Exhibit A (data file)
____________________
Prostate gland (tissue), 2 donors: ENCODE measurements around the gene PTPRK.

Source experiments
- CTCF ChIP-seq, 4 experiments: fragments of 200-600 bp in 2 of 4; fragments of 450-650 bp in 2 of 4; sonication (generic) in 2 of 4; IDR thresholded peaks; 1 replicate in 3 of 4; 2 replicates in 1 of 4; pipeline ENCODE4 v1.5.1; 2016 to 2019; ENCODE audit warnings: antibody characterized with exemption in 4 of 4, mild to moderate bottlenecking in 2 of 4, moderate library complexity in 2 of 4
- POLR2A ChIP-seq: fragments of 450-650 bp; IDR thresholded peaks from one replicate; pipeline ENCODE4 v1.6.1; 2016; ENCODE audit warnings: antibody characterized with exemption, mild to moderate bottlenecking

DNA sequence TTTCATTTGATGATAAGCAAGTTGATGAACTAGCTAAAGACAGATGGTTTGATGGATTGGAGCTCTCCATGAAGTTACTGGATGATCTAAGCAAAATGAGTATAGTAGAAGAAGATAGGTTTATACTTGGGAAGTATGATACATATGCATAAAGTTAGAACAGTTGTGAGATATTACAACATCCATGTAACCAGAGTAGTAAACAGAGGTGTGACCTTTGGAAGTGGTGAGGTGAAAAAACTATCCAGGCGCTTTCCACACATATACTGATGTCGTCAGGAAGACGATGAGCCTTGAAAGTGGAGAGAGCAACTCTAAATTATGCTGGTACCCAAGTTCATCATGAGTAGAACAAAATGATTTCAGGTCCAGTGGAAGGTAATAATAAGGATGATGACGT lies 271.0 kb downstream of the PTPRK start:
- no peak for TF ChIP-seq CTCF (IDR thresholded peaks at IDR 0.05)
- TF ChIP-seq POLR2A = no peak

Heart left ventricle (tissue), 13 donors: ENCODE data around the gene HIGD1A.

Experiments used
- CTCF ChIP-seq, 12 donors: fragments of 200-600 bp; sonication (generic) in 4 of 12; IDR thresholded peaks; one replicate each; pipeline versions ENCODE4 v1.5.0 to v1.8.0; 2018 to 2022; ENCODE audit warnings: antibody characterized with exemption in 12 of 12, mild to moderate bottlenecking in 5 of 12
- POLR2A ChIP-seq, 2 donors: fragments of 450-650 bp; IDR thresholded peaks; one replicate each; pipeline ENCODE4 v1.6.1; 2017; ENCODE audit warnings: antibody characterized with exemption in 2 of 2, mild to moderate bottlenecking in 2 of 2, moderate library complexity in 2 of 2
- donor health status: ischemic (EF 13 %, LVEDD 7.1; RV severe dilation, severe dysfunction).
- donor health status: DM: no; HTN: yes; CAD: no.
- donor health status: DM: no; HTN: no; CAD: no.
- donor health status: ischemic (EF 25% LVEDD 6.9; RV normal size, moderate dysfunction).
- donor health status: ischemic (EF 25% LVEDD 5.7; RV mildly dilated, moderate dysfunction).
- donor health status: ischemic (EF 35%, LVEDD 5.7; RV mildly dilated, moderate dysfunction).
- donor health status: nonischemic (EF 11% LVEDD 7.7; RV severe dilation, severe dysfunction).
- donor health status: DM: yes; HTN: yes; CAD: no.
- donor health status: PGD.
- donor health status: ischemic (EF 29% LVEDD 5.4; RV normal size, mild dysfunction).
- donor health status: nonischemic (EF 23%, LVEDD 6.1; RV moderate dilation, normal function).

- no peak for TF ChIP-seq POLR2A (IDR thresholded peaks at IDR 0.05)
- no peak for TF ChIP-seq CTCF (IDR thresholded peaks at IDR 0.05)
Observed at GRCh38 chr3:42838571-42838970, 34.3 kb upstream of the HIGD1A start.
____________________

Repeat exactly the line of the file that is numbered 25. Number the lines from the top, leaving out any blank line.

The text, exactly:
Observed at GRCh38 chr3:42838571-42838970, 34.3 kb upstream of the HIGD1A start.